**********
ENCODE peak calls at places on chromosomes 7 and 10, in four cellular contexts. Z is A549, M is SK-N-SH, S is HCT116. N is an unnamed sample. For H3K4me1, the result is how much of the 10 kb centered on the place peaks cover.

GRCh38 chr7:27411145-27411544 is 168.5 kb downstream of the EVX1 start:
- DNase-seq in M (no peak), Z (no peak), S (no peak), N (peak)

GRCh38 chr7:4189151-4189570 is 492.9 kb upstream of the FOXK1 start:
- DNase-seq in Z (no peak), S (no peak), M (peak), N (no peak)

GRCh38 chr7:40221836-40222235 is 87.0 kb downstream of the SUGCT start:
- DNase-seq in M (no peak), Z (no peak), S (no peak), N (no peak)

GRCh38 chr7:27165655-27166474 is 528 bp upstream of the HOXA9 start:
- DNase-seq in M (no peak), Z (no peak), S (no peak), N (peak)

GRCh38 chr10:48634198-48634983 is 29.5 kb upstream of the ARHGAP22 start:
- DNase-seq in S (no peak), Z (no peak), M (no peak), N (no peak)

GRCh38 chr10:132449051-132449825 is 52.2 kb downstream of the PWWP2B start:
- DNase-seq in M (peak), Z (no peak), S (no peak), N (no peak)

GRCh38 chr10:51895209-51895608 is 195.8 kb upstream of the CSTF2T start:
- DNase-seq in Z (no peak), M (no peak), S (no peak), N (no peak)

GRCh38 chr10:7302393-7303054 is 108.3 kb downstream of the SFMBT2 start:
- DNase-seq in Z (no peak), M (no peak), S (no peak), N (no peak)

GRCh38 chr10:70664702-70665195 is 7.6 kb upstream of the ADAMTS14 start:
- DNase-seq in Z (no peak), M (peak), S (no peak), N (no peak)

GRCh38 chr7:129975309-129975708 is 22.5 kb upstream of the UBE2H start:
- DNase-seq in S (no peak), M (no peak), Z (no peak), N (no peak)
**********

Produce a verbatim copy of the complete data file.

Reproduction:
ENCODE peak calls at places on chromosomes 7 and 10, in four cellular contexts. Z is A549, M is SK-N-SH, S is HCT116. N is an unnamed sample. For H3K4me1, the result is how much of the 10 kb centered on the place peaks cover.

GRCh38 chr7:27411145-27411544 is 168.5 kb downstream of the EVX1 start:
- DNase-seq in M (no peak), Z (no peak), S (no peak), N (peak)

GRCh38 chr7:4189151-4189570 is 492.9 kb upstream of the FOXK1 start:
- DNase-seq in Z (no peak), S (no peak), M (peak), N (no peak)

GRCh38 chr7:40221836-40222235 is 87.0 kb downstream of the SUGCT start:
- DNase-seq in M (no peak), Z (no peak), S (no peak), N (no peak)

GRCh38 chr7:27165655-27166474 is 528 bp upstream of the HOXA9 start:
- DNase-seq in M (no peak), Z (no peak), S (no peak), N (peak)

GRCh38 chr10:48634198-48634983 is 29.5 kb upstream of the ARHGAP22 start:
- DNase-seq in S (no peak), Z (no peak), M (no peak), N (no peak)

GRCh38 chr10:132449051-132449825 is 52.2 kb downstream of the PWWP2B start:
- DNase-seq in M (peak), Z (no peak), S (no peak), N (no peak)

GRCh38 chr10:51895209-51895608 is 195.8 kb upstream of the CSTF2T start:
- DNase-seq in Z (no peak), M (no peak), S (no peak), N (no peak)

GRCh38 chr10:7302393-7303054 is 108.3 kb downstream of the SFMBT2 start:
- DNase-seq in Z (no peak), M (no peak), S (no peak), N (no peak)

GRCh38 chr10:70664702-70665195 is 7.6 kb upstream of the ADAMTS14 start:
- DNase-seq in Z (no peak), M (peak), S (no peak), N (no peak)

GRCh38 chr7:129975309-129975708 is 22.5 kb upstream of the UBE2H start:
- DNase-seq in S (no peak), M (no peak), Z (no peak), N (no peak)